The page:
11. Thanks for a kick up the backside – especially in winter!

  12. A very good list, starting with #1. My friends ‘back home’ and I miss each other, stay in touch sporadically and see each other evert other year when I go back for a visit. But your words helped underline the subconscious subtle feeling that we’re the ones who left them behind. Thanks for the mind shift on this one.

  13. This is an excellent article. I am living in Brazil and I am guilty of making all 8 mistakes. I hope to learn from my next re-location experience… it’s too late for me here now.. I just want to leave which should be soon. Great article!

  14. Interesting post forwarded to to me (the house husband) and my wife (the diplomat) by my father-in-law. We’ve been on the road a couple of years (Hong Kong for the last 12 months) and have made perhaps half-a-dozen new friends in total. I think we’ve finally accepted that we’ll never again experience the instant, ‘friend-of-friend’ networking we took for granted in our Manchester social life. We’re also quick to remind ourselves that circumstances change back home – e.g. friends settle and have families – and this stops us getting caught up in ‘what ifs’.

    Looking forward to reading more of your posts.

  15. I am late on reading this one, as I have very intermittent Internet connections, but yes, an excellent summary of what we go through. I am, luckily, a voluntary expat and have been for about 20 years, now in Argentina after Africa, and needing to put down roots. I am in a gorgeous place, but the only person near to me who speaks English is my collie puppy. Well, at least she pretends to understand. I know I have a lot of work left to do to become a part of my small mountain village, yet it IS what I wanted, so it is up to me. I’ll keep this post to remind me to stay at it. (“Fake it until you make it?”). Thanks for putting into words what most of us experience.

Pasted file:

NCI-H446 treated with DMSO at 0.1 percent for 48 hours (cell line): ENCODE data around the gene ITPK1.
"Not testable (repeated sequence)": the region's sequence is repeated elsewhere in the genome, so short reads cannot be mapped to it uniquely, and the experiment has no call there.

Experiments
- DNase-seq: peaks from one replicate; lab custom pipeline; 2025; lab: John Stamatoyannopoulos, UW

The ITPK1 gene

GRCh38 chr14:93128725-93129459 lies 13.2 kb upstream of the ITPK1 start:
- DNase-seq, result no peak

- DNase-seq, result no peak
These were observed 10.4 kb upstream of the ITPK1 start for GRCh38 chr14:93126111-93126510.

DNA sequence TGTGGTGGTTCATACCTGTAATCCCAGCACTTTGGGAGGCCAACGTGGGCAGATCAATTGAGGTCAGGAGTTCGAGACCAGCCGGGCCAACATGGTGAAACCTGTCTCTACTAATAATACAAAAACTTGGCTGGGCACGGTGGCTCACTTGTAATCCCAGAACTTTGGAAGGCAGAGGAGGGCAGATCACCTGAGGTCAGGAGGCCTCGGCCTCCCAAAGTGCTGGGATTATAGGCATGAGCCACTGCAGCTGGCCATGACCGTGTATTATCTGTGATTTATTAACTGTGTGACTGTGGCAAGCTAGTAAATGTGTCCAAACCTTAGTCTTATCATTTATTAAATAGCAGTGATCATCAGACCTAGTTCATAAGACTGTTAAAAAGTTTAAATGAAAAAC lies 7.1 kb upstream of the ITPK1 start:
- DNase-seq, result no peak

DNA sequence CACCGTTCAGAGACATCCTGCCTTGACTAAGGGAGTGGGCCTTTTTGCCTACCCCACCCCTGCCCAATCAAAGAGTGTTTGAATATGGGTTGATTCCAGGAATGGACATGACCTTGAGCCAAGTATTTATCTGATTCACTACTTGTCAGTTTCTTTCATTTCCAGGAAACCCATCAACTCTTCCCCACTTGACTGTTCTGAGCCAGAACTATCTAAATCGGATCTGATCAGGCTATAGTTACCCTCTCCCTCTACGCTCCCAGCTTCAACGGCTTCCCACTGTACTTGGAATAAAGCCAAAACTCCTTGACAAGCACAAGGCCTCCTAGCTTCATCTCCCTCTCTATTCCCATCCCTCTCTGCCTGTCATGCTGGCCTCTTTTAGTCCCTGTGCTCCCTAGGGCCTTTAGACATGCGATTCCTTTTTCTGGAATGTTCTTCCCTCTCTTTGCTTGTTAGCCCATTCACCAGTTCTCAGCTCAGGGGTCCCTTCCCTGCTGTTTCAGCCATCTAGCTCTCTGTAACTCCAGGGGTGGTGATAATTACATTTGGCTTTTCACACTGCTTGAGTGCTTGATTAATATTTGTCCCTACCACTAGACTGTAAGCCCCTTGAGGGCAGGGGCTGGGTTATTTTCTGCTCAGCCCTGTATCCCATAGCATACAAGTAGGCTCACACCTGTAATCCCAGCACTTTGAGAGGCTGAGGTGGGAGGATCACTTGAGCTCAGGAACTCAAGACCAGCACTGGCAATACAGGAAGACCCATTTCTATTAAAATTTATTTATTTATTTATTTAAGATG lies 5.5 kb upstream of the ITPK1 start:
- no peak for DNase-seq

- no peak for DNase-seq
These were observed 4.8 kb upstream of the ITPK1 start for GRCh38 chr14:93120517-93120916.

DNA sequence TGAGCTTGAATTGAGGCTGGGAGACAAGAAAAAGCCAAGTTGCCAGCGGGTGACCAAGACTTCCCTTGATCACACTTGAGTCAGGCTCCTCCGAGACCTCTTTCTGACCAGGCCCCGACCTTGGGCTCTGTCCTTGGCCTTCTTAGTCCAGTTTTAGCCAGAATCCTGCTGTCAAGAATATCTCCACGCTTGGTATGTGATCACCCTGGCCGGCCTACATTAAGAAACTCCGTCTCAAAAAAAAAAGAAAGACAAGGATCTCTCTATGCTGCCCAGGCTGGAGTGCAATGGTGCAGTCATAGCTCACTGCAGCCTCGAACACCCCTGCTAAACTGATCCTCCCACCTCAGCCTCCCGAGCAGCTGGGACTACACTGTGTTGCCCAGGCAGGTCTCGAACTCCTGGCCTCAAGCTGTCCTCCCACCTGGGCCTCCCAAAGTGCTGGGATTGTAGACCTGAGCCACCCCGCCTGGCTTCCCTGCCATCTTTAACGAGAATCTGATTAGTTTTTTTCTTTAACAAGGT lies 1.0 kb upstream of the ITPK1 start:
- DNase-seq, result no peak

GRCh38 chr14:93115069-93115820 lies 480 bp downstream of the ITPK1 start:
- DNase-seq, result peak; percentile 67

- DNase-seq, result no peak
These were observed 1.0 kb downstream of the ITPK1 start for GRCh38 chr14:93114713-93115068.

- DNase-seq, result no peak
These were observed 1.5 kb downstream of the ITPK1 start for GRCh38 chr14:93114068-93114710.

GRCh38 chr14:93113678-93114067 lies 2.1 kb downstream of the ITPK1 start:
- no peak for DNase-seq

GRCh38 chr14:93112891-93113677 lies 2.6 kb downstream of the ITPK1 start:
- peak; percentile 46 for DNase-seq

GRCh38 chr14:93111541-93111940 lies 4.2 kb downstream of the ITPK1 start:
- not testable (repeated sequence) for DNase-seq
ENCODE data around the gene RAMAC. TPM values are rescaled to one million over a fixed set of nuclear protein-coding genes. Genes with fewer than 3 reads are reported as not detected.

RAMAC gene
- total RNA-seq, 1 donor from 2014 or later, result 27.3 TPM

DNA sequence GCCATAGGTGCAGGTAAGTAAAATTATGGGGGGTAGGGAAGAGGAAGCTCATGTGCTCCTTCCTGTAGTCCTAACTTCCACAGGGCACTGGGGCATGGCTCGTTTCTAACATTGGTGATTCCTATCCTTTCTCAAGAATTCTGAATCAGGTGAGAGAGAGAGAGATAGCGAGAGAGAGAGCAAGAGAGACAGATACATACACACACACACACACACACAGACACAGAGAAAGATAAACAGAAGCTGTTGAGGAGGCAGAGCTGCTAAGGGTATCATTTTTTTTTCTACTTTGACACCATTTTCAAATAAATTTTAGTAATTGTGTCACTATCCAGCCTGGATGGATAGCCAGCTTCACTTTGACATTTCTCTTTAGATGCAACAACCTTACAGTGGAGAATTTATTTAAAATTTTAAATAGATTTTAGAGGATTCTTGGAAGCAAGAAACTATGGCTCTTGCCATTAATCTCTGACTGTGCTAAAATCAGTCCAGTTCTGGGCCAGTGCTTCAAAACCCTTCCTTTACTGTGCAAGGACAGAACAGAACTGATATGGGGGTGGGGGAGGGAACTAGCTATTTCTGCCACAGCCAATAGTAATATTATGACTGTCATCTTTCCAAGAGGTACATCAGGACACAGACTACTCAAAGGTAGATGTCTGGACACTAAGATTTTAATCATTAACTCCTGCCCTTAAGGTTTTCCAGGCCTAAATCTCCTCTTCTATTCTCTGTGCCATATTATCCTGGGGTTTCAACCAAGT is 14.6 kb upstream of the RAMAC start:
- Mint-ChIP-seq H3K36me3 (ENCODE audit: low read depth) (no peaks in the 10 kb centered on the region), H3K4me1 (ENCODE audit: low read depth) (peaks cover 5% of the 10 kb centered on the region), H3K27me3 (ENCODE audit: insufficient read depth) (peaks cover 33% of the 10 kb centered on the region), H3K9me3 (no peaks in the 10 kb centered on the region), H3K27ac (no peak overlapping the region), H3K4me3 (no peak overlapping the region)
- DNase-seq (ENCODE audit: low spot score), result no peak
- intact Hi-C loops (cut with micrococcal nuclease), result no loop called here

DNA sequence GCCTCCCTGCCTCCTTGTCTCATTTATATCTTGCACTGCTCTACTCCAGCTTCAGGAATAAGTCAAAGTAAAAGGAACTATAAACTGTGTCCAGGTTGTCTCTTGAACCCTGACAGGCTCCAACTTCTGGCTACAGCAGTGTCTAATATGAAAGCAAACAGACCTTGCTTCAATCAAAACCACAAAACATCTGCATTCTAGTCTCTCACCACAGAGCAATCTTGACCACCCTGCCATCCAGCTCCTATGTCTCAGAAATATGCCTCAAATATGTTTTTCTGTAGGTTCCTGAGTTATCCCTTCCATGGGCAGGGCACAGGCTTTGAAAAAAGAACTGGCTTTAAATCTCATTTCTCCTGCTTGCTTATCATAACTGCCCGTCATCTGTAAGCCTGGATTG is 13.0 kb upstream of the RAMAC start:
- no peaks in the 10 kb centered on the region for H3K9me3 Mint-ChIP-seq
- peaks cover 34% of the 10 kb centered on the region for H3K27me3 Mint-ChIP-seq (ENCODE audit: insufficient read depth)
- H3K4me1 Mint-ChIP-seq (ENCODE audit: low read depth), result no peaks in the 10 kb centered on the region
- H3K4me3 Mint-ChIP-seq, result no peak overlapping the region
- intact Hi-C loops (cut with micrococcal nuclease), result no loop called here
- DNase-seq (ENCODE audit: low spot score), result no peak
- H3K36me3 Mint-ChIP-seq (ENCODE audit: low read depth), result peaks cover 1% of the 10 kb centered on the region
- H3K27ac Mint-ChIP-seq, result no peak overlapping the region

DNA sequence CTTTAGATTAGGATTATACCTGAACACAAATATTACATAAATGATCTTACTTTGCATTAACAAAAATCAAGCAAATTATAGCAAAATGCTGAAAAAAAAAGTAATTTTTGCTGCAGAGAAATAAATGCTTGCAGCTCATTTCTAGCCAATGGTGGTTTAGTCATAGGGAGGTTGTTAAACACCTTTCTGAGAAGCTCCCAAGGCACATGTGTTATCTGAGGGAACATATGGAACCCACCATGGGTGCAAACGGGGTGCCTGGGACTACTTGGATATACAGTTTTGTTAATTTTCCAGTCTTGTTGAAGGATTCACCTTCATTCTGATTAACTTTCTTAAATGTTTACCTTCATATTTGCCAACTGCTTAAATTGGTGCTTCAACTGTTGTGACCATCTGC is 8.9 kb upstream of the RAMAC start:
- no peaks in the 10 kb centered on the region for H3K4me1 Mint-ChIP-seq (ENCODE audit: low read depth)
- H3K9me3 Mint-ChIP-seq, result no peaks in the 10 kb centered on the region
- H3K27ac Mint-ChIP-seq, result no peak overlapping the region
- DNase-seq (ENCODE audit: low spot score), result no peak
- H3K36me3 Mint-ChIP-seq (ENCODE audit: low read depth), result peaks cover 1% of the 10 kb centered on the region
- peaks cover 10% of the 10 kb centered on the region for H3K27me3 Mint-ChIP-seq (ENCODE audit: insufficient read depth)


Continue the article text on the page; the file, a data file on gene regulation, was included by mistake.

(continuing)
Michelle

  16. My guiding principles for expats everywhere are:

    Be prepared for a culture shock and show respect for the country you have chosen to move to.

    Do what you can to integrate and engage you hosts. Learning the lingo, at least conversationally, will really help (here I have failed miserably).

    Understand where you are: learn a little history and if there are English language newspapers, read them.

    Keep the brain cells active: if you don’t have a job, develop some interests to fill your days.

    Leave the whitewashed ghettos and go explore your new country.

    Don’t rush into instant, life-sapping friendships with other expats; think emotional resilience and choose carefully.

    Stay sober, at least part of the time.

    And finally, a prerequisite for every expatriate…

    …the wisdom of Solomon and the patience of a saint.

  17. Pingback: 58. What Do Expats Do All day? « The Diplomat’s Fiancé